Recently I posted about Konqueror 3.5.6 and said:
It really is a shame that only a tiny proportion of web users have access to this excellent browser.
That comment was picked up by this blogger who responded:
Virtually every web user can use Konqueror. All they would need to do is install an operating system like Linux, FreeBSD, OpenBSD, NetBSD, Solaris, or Mac OS X.
Which, I admit, is true. I would suggest, however, that installing a new OS is perhaps a little too much work for people who just want to try Konqueror. But as I mentioned in this comment on another post, you could instead try using one of the many excellent Live CDs such as Kubuntu or Knoppix, which allow you to boot from a CD and use Linux without interfering with any existing installs.
That way you can try out the many CSS3 features implemented in the Konqueror browser without having to take any drastic technical measures. I’m not sure if the Live CDs feature the very latest version, but if not then I’m sure they soon will.
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Typical Linux user crapittude. If its such a great browser publish it for windows, or stop complaining when no-one uses it.
I’m not sure you got the point of this post, Ferris; I’m not advocating Konqueror over any other browser, or Linux over any other OS, I’m just giving a tip on the best way to see CSS3 in action – and at the moment, the most CSS3-compliant browser is Konqueror. As soon as there’s an easier way, I’ll post that too.
do you know konqueror has features so advanced that crappy windows API can’t deal with?
Porting Unix/Linux application to an underpowered operating system like Windows is not always easy. Fortunatelly this will change soon with the release of KDE 4.0 (kdelibs, will implement many of the missing Windows features.)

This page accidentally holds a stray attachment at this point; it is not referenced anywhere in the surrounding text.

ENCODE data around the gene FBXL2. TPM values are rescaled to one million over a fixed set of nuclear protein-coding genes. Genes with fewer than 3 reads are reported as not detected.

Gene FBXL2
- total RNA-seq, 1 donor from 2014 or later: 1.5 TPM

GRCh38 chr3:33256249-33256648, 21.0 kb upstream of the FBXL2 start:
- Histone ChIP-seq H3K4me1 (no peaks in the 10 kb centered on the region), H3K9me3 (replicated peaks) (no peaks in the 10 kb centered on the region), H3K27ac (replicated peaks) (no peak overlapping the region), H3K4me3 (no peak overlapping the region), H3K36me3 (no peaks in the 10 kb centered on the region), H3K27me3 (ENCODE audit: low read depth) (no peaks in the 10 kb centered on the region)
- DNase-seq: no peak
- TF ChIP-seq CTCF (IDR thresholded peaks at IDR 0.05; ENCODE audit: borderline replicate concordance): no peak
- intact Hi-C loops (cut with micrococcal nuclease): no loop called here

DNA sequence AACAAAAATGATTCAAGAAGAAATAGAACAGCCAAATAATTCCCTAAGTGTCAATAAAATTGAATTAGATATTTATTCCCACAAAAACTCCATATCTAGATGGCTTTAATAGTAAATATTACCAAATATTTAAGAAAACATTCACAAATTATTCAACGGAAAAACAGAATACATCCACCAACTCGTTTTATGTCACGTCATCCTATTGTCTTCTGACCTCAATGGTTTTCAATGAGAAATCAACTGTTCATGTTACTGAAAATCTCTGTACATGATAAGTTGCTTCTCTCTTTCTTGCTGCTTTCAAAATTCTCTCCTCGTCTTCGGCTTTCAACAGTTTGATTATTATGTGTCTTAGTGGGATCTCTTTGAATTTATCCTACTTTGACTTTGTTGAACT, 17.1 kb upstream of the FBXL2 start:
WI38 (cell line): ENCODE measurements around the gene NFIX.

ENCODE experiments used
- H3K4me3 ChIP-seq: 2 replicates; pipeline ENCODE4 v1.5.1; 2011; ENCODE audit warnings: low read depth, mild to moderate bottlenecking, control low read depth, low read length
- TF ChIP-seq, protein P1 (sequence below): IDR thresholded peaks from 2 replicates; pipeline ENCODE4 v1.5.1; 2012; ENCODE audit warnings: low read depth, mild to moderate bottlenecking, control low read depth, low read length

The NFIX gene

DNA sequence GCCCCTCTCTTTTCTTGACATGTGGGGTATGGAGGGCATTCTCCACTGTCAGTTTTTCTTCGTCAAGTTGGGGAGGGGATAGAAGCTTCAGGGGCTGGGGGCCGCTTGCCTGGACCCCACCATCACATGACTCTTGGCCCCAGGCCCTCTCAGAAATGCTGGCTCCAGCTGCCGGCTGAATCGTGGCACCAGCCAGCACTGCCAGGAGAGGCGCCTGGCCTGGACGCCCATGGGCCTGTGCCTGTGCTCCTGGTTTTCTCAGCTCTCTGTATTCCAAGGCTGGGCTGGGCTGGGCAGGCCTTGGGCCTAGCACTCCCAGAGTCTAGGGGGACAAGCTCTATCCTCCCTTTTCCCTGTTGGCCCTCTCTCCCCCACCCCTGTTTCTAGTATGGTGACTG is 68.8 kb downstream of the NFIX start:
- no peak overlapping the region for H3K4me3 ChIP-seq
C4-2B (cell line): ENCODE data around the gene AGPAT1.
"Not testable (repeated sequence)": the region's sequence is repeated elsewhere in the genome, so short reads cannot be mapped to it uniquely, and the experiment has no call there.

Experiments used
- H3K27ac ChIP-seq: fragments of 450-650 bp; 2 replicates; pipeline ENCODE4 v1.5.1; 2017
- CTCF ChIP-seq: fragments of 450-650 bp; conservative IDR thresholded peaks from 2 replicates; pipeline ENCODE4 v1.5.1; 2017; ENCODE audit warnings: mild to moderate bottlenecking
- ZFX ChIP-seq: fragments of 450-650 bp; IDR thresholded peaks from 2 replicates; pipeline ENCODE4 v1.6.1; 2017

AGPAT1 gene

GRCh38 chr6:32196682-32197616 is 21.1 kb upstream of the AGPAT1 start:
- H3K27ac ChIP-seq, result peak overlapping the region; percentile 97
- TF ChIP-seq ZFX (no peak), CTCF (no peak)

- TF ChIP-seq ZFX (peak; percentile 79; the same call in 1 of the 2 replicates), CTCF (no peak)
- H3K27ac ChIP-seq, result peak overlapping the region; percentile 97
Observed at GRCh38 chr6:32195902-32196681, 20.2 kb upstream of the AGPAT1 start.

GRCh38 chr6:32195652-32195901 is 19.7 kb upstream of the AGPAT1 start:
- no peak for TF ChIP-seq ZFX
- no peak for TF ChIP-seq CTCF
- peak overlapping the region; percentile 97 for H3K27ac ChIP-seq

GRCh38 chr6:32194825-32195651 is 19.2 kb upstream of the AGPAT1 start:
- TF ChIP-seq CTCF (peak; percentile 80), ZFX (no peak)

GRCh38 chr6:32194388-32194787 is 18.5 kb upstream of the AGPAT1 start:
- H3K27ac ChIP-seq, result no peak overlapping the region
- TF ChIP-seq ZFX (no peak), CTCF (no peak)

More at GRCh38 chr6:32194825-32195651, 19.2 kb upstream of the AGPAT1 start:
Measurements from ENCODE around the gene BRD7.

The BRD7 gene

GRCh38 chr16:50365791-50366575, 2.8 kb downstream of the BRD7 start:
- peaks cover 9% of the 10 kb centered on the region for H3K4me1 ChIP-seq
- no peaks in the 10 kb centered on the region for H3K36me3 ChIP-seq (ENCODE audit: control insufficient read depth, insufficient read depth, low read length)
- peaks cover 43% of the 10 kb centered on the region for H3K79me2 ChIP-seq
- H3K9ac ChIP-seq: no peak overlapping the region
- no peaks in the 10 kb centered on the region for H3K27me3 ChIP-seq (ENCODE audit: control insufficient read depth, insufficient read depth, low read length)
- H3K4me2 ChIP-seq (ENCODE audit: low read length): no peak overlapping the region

Thanks and have a nice day using your toy OS :)
I think there is even easier way to try Konqueror.
1. Download the VMware Player: http://www.vmware.com/products/player/
2. Download openSUSE VMware image with KDE: http://developer.kde.org/~binner/vmware/
Install WMware player, open the openSUSE image and you can use Konqueror without ever leaving your favorite OS.
By the way, there’s no need to start arguments about operating systems here – we’re all using what we’re using before we either like it or must use it for some reason. It’s as easy as that. Whether you consider Windows a toy OS or not is irrelevant – if there’s a will, there’s a way.
Konqueror will run natively on OSX, but this is at best alpha level quality. Will be some time before it’s at par with the native version.
Live cd’s are cool if you just want to check it out, but for real use it’s a joke. As a web developer, do I save everything, shut down, run the cd, close it all down, start up my primary OS, make some changes and repeat the cycle?
As a “dumb as rocks” user, do I play some freecell, decide I need to pay bills online (haha, like they won’t kick Konq out) shut everything down, boot the cd, then restart it so I can watch porn or let IE involuntarily install some spyware?
For any type of user, bootable cds are useless outside the context of “trying it out before I switch”.
Me, I run Konq on a linux VM with Parallels. But their lack of drivers means its a pain to use there (can’t switch the mouse back and forth between the VM and host easily).
Besides, I feel everyone is missing the point, which is: all real browsers are pretty good. Which is everything except putrid IE.